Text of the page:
The NMR facility at the CSL underwent substantial upgrade and expansion in 2013. The equipment comprises two Bruker Avance III HD spectrometers at 400 and 600 MHz respectively. Both are equipped for solution-state spectroscopy applications.
The 400 MHz spectrometer is a wide bore magnet with a 5mm BBFO broadband tuneable probe capable of observing nuclei across a wide range of frequencies. This two rf channel system has automatic tuning, matching and shim capability and is a fast, robust and highly usable instrument for routine analyses for Chemistry. The probe can operate over a wide temperature range from –80C to +120C to assist in characterisation of dynamic processes and to allow for monitoring of highly reactive species. This is the go-to instrument for observation of less common NMR nuclei.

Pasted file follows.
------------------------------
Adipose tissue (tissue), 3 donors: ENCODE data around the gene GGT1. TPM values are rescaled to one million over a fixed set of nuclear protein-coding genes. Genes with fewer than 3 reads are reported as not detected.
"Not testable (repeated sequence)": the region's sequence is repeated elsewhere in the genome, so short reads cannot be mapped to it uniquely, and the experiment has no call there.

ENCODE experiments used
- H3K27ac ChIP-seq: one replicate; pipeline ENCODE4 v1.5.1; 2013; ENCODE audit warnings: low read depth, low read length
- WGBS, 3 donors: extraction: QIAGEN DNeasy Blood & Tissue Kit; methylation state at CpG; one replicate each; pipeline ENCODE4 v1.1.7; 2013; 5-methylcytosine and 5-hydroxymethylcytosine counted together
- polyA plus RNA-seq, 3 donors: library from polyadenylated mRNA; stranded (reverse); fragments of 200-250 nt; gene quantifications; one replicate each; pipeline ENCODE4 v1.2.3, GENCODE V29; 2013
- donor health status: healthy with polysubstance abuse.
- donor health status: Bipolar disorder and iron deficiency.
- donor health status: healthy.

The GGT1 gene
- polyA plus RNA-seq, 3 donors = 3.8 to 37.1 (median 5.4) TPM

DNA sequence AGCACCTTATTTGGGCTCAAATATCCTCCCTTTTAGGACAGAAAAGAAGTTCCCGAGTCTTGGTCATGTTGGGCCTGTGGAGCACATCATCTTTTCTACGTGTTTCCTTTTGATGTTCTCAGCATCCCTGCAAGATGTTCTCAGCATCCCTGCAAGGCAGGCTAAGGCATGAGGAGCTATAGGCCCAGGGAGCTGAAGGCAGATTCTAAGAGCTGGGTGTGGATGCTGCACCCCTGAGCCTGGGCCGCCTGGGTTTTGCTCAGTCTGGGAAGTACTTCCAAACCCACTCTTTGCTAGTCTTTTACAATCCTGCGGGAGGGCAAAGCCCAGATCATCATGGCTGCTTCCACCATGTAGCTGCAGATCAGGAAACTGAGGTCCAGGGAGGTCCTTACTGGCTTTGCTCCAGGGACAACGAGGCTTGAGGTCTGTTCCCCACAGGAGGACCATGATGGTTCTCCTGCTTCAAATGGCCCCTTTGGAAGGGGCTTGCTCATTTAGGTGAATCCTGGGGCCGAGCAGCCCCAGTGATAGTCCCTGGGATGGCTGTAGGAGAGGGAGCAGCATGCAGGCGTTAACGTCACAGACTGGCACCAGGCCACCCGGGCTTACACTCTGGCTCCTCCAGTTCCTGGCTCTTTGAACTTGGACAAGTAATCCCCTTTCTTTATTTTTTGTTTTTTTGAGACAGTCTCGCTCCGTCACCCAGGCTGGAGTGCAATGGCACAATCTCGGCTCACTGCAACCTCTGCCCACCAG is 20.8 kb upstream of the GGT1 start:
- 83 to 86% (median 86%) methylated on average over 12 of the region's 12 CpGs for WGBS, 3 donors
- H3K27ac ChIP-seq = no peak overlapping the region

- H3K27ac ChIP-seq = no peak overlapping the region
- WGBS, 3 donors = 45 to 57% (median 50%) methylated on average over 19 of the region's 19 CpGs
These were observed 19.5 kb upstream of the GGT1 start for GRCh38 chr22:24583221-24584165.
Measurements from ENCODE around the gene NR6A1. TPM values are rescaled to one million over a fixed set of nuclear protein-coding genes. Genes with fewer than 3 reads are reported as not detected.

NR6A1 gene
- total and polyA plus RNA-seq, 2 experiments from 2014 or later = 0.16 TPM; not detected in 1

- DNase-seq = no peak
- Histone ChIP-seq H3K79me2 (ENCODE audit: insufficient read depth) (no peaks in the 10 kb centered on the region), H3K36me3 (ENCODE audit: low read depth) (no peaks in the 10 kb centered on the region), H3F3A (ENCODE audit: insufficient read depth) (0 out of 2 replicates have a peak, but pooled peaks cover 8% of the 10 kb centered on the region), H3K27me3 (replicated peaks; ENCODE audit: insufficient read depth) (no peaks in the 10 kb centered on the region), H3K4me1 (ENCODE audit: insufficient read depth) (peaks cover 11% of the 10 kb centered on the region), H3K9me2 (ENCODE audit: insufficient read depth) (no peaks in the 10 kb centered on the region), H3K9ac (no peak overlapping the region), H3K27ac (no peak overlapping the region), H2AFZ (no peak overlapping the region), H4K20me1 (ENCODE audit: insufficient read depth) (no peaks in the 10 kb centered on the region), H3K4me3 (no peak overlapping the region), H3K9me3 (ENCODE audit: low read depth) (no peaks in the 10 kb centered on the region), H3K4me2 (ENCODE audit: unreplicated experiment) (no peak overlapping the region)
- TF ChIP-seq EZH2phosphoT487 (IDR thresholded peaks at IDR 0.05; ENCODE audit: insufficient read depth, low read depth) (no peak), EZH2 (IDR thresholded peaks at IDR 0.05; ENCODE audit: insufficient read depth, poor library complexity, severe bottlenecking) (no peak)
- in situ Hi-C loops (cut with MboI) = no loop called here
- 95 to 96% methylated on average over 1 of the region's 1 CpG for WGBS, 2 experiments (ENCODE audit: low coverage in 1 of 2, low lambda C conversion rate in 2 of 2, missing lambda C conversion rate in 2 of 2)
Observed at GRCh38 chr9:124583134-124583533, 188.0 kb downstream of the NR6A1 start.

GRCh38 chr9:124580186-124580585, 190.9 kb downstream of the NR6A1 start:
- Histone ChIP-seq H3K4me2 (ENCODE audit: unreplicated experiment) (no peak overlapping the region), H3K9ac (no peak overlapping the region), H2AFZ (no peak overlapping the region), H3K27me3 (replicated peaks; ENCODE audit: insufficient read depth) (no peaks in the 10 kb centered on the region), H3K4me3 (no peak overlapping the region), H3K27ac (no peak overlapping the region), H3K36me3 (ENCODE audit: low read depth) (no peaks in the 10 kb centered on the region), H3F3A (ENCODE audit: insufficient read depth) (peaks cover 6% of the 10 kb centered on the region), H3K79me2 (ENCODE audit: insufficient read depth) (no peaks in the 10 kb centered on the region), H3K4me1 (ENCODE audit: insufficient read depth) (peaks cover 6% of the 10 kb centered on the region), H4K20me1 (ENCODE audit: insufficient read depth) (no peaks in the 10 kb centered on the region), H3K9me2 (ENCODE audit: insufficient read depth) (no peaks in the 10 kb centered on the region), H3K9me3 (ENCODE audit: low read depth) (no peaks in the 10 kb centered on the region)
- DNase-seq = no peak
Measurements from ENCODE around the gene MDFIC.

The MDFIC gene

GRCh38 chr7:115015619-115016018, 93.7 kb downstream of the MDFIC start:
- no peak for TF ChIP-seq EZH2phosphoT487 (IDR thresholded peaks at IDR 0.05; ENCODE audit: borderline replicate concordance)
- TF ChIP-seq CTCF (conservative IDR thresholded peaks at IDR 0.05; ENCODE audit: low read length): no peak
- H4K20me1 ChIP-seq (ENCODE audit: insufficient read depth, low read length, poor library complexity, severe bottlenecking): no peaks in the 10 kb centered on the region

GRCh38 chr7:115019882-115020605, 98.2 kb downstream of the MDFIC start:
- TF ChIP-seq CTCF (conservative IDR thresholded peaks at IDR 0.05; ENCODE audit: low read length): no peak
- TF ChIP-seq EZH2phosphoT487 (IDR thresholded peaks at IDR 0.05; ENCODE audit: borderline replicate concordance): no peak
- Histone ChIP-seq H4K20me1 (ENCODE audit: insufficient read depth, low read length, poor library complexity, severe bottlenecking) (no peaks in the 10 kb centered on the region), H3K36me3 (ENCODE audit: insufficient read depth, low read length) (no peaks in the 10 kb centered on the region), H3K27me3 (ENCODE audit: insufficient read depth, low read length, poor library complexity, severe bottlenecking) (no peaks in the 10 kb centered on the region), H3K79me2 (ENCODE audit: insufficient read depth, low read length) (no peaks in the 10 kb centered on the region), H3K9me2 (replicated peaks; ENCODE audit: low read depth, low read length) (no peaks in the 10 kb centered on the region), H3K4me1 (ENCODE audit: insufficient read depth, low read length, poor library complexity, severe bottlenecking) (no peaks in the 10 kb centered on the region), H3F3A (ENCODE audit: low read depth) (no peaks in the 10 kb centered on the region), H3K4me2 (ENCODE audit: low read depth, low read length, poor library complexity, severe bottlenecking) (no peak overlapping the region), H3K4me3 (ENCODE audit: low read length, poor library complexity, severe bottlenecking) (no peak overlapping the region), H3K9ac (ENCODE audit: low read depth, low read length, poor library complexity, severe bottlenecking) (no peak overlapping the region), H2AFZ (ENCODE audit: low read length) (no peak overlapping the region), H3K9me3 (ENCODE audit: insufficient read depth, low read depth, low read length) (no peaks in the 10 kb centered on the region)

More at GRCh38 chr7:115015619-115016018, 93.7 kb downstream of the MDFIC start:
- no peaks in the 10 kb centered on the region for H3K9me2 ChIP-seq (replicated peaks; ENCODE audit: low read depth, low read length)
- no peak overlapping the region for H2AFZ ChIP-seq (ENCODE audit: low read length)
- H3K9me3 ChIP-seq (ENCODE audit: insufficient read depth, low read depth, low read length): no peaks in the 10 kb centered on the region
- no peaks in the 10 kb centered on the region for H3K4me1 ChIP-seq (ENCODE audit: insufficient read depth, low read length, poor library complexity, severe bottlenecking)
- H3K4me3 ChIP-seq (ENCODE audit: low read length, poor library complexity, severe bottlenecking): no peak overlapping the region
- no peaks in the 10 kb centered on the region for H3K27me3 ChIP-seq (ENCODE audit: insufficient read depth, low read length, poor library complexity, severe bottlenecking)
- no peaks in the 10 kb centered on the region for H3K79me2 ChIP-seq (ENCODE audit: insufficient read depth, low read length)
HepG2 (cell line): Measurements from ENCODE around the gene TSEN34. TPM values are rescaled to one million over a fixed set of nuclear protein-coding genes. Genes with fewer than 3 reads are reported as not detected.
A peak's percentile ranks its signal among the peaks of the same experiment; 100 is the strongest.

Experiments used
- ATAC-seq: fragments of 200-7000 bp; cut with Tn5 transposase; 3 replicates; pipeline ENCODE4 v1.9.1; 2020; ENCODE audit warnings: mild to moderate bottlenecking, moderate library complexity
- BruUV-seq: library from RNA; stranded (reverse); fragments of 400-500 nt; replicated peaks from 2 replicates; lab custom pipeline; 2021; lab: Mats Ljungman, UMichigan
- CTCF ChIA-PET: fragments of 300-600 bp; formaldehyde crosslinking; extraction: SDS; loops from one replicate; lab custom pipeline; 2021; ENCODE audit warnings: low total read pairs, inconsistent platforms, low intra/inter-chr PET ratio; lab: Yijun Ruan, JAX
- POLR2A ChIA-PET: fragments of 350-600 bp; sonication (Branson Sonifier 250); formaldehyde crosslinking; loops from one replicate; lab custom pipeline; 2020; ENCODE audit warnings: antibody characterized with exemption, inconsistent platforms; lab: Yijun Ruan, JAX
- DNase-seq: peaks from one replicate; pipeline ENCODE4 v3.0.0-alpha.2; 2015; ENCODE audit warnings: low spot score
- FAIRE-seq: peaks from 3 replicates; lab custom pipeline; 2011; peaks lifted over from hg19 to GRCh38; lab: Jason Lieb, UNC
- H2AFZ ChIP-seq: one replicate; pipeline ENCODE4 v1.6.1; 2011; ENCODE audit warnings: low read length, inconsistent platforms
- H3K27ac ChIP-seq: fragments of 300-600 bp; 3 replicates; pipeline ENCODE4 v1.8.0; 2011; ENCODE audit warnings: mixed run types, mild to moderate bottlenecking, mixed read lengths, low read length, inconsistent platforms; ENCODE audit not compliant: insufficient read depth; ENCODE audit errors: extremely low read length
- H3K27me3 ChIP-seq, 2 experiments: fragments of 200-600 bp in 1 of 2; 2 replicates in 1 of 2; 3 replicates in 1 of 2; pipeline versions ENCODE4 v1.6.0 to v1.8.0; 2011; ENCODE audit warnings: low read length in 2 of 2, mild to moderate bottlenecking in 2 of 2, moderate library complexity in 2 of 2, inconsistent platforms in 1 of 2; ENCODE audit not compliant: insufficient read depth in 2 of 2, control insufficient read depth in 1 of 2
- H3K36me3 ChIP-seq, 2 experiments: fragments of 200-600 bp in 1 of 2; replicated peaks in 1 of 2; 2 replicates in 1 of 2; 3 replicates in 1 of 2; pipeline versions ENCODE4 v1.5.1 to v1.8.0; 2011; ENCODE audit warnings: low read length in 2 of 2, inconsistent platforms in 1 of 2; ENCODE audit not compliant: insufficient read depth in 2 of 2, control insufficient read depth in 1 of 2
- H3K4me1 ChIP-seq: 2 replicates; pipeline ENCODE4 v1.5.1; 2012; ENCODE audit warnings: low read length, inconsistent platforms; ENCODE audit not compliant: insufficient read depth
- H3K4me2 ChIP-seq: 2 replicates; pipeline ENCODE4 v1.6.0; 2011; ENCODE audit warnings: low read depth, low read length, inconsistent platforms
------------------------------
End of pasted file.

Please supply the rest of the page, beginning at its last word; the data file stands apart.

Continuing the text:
The 600 MHz spectrometer is a narrow bore, actively shielded magnet, four channel rf system with a cryocooled 5mm TCI probe tuneable to 1H/19F, 13C, 15N and 2H nuclei simultaneously. This allows for multinuclear, multidimensional analysis of large, complex, isotope-labelled biomolecules for the understanding of structure, dynamics and molecule-molecule interactions. The sensitivity increase from the cryogenic cooling of the probe electronics permits the characterisation of compounds in relatively low amounts, often from natural product extractions. The characterisation of complex mixtures is a common application for this system, particularly metabolomic investigation of biological tissues and extracts for medical, agricultural and other life sciences in a range of scenarios. This is often used in tandem with orthogonal techniques such as GC-MS and Orbitrap-MS to complement and extend coverage of biological profiling.
These systems are well-equipped to support the gamut of contemporary solution-state spectroscopy methods for application in the Chemical, Biological/Medical and material sciences.
For more information and to discuss potential project ideas please contact Dr James Horne
Authorised by the Deputy Vice-Chancellor (Research)
4 March, 2014